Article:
Hyundai Veloster Hot Hatch Asks "Honda Who?"

Illustration for article titled Hyundai Veloster Hot Hatch Asks "Honda Who?"

When we first heard details on the Hyundai Veloster curious three-door+hatch we asked if it was "the CRX Honda didn't build?" With two six-speed transmissions, a kicking power-to-weight ratio and up to 40 mpg the answer's yes. Hell yes.

This near-production 2012 Hyundai Veloster is a curious front-wheel-drive hatchback, offering three full hinged doors (one driverside, two passenger side) and one rear liftgate in a design incorporating the aggressive new corporate nose of the new Sonata and European i40 Wagon with a rear inspired by a motorcycle helmet.


The aggressive and sporty exterior's backed by a 1.6-liter direct-injection four-cylinder "Gamma" engine with dual continuously variable valve timing (D-CVVT), offering a relatively potent 138 hp and 123 lb-ft of torque for its small displacement. Though not as powerful as the 180-hp Scion tC, the most powerful car in this class, the Hyundai weighs 2,584 pounds compared to the latter's 3,060 pounds — nearly a 500 pounds difference.

At the press conference, Hyundai USA CEO John Krafcik said "Somehow I think Colin Chapman would be pleased."

Illustration for article titled Hyundai Veloster Hot Hatch Asks "Honda Who?"

Both transmissions offered are six-speed: a lightweight manual for the purists and a new Hyundai-developed six-speed dual-clutch transmission (DCT) for everyone else. Hyundai estimates the combination of the DCT, small engine, and low weight will produce a stellar 40 mpg.


No one's driven the Veloster yet, at least no one who can talk about it, so all comparisons to the CRX and the CR-Z have to take place in purely hypothetical land. But in purely hypothetical land the Veloster smokes it with better fuel economy, more power, lower weight, better transmissions, and a more attractive aesthetic.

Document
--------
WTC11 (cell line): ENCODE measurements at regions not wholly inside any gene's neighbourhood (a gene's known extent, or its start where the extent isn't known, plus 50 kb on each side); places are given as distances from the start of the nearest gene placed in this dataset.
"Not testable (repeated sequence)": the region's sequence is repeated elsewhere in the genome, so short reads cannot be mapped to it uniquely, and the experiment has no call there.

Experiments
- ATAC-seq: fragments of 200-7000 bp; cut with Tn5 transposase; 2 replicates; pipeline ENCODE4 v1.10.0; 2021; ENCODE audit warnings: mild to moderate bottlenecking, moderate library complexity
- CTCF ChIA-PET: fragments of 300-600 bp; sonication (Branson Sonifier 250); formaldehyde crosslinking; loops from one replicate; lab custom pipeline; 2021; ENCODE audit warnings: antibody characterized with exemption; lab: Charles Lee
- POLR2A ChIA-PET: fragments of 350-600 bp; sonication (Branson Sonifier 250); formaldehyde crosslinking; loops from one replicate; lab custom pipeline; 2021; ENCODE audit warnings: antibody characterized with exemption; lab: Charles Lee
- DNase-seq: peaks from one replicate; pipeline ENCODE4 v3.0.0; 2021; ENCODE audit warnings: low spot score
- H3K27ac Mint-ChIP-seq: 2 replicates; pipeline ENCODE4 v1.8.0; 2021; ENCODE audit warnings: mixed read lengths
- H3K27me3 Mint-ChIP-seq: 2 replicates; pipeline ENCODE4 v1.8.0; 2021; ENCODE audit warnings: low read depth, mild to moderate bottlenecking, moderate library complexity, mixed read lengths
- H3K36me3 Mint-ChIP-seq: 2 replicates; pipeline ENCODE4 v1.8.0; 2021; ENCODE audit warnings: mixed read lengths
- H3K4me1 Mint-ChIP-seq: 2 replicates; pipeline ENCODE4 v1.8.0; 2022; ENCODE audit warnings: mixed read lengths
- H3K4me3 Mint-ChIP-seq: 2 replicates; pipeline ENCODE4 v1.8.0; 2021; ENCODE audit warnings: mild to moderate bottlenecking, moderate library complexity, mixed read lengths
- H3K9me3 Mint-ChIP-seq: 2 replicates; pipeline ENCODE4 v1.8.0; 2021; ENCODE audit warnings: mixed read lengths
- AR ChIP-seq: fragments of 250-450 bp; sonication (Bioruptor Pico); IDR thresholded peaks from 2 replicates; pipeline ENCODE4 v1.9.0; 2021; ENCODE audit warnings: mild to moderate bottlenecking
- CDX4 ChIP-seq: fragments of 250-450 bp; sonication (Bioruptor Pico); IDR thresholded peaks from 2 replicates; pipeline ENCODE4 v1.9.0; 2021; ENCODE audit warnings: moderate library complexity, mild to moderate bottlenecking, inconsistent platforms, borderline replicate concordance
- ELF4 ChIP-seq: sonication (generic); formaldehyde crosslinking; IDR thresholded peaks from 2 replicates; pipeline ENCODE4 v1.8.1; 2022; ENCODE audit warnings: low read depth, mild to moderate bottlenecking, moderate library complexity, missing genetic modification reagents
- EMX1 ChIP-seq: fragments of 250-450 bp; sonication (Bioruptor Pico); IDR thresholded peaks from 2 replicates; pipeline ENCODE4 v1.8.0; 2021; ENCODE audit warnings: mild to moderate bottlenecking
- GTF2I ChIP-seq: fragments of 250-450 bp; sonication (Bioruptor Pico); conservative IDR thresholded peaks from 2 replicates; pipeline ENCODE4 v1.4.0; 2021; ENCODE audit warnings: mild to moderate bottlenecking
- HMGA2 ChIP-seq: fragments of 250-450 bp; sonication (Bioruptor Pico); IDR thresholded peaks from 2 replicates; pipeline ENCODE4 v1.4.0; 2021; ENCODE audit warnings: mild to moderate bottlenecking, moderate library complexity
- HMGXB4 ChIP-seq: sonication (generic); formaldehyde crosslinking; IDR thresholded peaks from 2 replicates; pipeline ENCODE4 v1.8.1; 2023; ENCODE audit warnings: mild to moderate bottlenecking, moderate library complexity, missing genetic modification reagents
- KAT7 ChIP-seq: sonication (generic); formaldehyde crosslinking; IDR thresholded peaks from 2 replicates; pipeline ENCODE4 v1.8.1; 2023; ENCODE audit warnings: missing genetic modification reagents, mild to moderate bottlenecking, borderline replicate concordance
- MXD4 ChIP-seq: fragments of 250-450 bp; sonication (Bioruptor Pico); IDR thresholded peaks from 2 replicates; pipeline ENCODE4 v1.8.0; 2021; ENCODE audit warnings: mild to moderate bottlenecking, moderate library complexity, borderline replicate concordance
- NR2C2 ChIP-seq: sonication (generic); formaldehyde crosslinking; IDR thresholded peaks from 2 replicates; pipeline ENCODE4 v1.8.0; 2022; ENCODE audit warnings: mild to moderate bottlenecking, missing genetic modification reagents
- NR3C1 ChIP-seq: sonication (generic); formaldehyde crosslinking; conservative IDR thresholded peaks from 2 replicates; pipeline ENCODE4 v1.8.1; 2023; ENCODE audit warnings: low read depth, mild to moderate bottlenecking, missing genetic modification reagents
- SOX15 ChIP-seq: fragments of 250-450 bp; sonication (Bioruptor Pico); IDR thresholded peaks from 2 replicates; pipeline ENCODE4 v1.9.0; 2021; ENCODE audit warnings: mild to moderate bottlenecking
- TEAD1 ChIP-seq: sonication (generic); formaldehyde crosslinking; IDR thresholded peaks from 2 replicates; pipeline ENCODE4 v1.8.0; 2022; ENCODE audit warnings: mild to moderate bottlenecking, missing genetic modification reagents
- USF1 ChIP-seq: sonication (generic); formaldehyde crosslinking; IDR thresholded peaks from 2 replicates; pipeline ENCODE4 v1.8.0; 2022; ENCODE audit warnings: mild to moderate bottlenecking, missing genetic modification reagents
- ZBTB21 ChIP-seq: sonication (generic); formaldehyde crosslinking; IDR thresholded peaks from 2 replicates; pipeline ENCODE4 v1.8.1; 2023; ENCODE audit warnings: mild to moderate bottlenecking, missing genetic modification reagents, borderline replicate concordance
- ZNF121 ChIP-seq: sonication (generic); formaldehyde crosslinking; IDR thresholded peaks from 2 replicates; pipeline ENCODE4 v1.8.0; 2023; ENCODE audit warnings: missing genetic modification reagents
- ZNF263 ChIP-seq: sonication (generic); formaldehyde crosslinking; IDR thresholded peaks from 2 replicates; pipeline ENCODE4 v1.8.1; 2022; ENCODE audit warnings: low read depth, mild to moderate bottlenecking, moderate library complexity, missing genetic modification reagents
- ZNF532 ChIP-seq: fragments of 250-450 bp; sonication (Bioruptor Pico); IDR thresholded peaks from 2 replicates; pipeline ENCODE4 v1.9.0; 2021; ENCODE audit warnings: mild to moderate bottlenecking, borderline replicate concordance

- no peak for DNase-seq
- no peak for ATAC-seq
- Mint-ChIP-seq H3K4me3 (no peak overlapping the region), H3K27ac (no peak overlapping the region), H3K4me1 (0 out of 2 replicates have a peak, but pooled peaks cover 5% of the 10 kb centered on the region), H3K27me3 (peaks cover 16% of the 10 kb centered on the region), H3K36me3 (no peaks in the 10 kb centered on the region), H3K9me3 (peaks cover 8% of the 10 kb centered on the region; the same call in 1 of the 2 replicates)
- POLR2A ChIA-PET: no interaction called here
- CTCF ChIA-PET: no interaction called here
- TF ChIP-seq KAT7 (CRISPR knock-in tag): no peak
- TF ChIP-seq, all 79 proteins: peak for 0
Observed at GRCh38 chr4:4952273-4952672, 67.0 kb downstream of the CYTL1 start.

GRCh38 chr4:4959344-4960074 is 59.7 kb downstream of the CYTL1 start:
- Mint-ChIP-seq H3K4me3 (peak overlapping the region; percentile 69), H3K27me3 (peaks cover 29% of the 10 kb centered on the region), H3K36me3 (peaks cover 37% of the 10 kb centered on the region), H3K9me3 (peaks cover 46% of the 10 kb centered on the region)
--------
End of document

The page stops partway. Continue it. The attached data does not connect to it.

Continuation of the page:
Illustration for article titled Hyundai Veloster Hot Hatch Asks "Honda Who?"

Hyundai, like Honda, is marketing this car as "fun to drive" and points to the McPherson struts and coil springs up front. There's also what they're calling a V-torsion beam rear suspension out back, which we think is marketing speak for a variation on the twist-beam torsion bar. Cars come standard on 17-inch alloys with optional 18-inchers.

Ultimately, the Veloster may compete more with the Mini than with anything from Honda, offering more power in a package weighing slightly more than the three-door Cooper but less than the five-door Clubman. The Veloster's going on sale this summer with a price starting around $17,000.

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I want this more than the Genesis. Is there something wrong with me?